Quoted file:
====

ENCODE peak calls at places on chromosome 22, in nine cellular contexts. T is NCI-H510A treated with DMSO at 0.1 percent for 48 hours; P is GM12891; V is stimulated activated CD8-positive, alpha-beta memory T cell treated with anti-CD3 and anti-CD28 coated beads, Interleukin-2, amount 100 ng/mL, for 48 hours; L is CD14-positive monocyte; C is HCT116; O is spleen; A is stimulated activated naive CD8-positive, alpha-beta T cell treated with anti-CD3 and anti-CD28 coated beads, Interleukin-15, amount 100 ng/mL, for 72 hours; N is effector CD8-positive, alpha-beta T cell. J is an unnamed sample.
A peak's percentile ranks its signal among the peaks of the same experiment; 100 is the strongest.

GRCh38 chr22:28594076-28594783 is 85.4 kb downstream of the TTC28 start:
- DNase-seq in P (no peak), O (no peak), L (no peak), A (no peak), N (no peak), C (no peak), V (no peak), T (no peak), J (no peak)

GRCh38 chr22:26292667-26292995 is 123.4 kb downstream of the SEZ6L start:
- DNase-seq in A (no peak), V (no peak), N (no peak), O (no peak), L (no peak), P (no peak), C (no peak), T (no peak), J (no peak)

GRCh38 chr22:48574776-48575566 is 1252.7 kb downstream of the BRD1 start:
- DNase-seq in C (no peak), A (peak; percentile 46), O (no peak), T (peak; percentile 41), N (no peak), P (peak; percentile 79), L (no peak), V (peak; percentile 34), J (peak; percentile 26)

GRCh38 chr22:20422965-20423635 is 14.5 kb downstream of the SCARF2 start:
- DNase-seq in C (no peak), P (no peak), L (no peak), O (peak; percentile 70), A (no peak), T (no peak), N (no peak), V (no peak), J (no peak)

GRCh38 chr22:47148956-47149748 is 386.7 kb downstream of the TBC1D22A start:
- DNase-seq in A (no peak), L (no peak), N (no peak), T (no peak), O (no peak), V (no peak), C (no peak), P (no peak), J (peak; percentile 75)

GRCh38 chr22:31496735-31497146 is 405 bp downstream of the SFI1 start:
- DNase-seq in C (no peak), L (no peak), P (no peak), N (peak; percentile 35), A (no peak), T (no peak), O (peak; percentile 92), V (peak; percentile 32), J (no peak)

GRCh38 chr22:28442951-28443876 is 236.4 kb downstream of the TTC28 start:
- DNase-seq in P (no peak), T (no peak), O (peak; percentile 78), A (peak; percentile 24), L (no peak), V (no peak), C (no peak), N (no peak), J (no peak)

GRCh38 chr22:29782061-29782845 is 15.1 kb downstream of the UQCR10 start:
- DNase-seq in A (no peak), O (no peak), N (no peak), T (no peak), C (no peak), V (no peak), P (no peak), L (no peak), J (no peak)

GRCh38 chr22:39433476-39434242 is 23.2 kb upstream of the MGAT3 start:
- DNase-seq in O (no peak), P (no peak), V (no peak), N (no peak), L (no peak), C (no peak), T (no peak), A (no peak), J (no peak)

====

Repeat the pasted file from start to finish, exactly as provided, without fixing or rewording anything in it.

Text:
ENCODE peak calls at places on chromosome 22, in nine cellular contexts. T is NCI-H510A treated with DMSO at 0.1 percent for 48 hours; P is GM12891; V is stimulated activated CD8-positive, alpha-beta memory T cell treated with anti-CD3 and anti-CD28 coated beads, Interleukin-2, amount 100 ng/mL, for 48 hours; L is CD14-positive monocyte; C is HCT116; O is spleen; A is stimulated activated naive CD8-positive, alpha-beta T cell treated with anti-CD3 and anti-CD28 coated beads, Interleukin-15, amount 100 ng/mL, for 72 hours; N is effector CD8-positive, alpha-beta T cell. J is an unnamed sample.
A peak's percentile ranks its signal among the peaks of the same experiment; 100 is the strongest.

GRCh38 chr22:28594076-28594783 is 85.4 kb downstream of the TTC28 start:
- DNase-seq in P (no peak), O (no peak), L (no peak), A (no peak), N (no peak), C (no peak), V (no peak), T (no peak), J (no peak)

GRCh38 chr22:26292667-26292995 is 123.4 kb downstream of the SEZ6L start:
- DNase-seq in A (no peak), V (no peak), N (no peak), O (no peak), L (no peak), P (no peak), C (no peak), T (no peak), J (no peak)

GRCh38 chr22:48574776-48575566 is 1252.7 kb downstream of the BRD1 start:
- DNase-seq in C (no peak), A (peak; percentile 46), O (no peak), T (peak; percentile 41), N (no peak), P (peak; percentile 79), L (no peak), V (peak; percentile 34), J (peak; percentile 26)

GRCh38 chr22:20422965-20423635 is 14.5 kb downstream of the SCARF2 start:
- DNase-seq in C (no peak), P (no peak), L (no peak), O (peak; percentile 70), A (no peak), T (no peak), N (no peak), V (no peak), J (no peak)

GRCh38 chr22:47148956-47149748 is 386.7 kb downstream of the TBC1D22A start:
- DNase-seq in A (no peak), L (no peak), N (no peak), T (no peak), O (no peak), V (no peak), C (no peak), P (no peak), J (peak; percentile 75)

GRCh38 chr22:31496735-31497146 is 405 bp downstream of the SFI1 start:
- DNase-seq in C (no peak), L (no peak), P (no peak), N (peak; percentile 35), A (no peak), T (no peak), O (peak; percentile 92), V (peak; percentile 32), J (no peak)

GRCh38 chr22:28442951-28443876 is 236.4 kb downstream of the TTC28 start:
- DNase-seq in P (no peak), T (no peak), O (peak; percentile 78), A (peak; percentile 24), L (no peak), V (no peak), C (no peak), N (no peak), J (no peak)

GRCh38 chr22:29782061-29782845 is 15.1 kb downstream of the UQCR10 start:
- DNase-seq in A (no peak), O (no peak), N (no peak), T (no peak), C (no peak), V (no peak), P (no peak), L (no peak), J (no peak)

GRCh38 chr22:39433476-39434242 is 23.2 kb upstream of the MGAT3 start:
- DNase-seq in O (no peak), P (no peak), V (no peak), N (no peak), L (no peak), C (no peak), T (no peak), A (no peak), J (no peak)